Children and youth in Alberta going to emergency rooms for self-harming behaviour were more often from families who received government subsidies, according to a new University of Alberta study.
The self-harming included anything from cutting to asphyxiation.
The Faculty of Medicine and Dentistry study published in the March edition of the Canadian Journal of Emergency Medicine looked at 6,000 hospital visits of young patients from 2002 until 2011.
“We can’t confirm whether they wanted to die or not. We do know that the intent was to harm oneself,” said Amanda Newton, lead study author and associate professor in the Department of Pediatrics.
But it would be reasonable to say that some wanted to end their lives and some were self-harming as a maladaptive coping strategy, she said.
The average age of patients was 16.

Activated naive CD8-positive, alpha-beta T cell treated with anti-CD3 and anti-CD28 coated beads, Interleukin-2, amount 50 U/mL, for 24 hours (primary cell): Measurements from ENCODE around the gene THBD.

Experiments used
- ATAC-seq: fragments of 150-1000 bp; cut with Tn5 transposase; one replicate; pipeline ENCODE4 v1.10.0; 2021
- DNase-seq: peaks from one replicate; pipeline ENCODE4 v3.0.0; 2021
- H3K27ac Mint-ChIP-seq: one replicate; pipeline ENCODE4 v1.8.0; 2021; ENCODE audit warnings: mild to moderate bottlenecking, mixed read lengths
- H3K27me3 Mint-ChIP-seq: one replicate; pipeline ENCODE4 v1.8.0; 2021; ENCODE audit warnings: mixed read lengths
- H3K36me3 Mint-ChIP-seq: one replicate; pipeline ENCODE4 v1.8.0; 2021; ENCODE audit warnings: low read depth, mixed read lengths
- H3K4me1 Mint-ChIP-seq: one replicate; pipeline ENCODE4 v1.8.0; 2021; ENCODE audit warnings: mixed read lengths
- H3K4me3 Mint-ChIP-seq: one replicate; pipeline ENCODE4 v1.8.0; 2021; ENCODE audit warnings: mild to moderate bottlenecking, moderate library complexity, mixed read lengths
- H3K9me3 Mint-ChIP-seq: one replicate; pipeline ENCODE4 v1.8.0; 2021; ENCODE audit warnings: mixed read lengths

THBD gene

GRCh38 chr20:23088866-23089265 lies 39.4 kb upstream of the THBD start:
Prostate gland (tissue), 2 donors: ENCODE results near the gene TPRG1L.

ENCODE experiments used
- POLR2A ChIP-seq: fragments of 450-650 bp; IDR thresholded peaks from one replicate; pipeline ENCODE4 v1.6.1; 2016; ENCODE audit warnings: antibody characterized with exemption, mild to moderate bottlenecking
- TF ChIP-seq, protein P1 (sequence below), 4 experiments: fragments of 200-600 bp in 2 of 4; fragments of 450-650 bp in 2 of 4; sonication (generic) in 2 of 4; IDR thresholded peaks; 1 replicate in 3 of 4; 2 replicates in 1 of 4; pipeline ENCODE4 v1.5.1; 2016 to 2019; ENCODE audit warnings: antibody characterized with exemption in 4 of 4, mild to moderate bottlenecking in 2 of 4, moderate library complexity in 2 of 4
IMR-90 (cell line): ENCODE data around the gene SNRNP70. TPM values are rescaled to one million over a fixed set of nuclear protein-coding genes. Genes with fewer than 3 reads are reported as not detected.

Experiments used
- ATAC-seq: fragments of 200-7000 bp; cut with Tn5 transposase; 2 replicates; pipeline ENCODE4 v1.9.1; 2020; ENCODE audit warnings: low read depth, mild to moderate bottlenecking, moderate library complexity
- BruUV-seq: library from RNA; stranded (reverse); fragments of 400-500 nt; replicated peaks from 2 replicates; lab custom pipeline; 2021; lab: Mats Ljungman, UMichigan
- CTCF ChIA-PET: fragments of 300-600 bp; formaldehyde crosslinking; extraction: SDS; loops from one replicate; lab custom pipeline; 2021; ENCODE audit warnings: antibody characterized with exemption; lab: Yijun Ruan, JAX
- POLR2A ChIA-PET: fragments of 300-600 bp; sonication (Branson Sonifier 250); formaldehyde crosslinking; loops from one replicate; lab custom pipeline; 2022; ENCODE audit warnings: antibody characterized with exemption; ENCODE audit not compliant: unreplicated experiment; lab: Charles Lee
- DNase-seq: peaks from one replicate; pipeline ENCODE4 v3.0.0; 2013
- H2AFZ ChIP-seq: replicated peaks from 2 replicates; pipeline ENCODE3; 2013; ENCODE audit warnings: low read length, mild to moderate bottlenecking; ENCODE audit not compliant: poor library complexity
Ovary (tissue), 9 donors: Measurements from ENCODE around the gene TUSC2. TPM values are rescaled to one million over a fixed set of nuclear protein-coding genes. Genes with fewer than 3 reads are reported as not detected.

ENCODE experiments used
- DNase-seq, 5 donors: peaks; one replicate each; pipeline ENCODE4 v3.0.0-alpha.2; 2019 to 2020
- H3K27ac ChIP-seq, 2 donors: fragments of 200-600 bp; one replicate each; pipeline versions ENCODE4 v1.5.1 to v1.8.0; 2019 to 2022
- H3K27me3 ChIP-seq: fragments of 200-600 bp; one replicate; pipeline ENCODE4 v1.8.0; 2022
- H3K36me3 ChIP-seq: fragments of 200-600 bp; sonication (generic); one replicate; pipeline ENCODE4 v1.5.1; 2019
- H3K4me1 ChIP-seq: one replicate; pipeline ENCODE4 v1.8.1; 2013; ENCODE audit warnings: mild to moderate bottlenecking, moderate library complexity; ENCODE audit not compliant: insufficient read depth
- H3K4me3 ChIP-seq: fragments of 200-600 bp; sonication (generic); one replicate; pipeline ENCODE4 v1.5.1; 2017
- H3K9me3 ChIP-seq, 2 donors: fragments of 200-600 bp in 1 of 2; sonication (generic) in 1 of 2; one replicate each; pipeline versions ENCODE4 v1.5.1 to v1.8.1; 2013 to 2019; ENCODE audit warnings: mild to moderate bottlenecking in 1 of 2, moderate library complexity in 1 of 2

The study found First Nations children and youth, who only represented six per cent of Alberta’s youngsters, made up 16 per cent of all visits for self-harming.
“It confirms to us that we need to have cultural-sensitive assessments. We need to think about particular subgroups of kids and what might make them more vulnerable than other children and try to tailor our policies and programs to their needs. Potentially not a generic one-size-fits-all approach and thinking about specific things certain kids need to help keep them safe and to replace self-harming behaviours with more productive coping strategies,” Newton said.
Research showed the rate of self-harming behaviour made up 19 per cent of all mental health visits by youth to emergency rooms in 2002-03. By 2011-12, that number had dropped to 13 per cent.
“Overall, we’re seeing the rates go down for self harm, but for some groups why are they going up? Is it because we don’t have enough services? Maybe. Is it that stigma has decreased for certain groups of kids? Maybe. It’s probably very multi-pronged in terms of why we’re seeing increases among certain groups.”
Newton was assisted by Conrad Tsang, a U of A medical student.
Research was supported by funding from the Canadian Institutes of Health Research, and Tsang received support from Alberta Innovates Health Solutions, and the Women and Children’s Health Research Institute.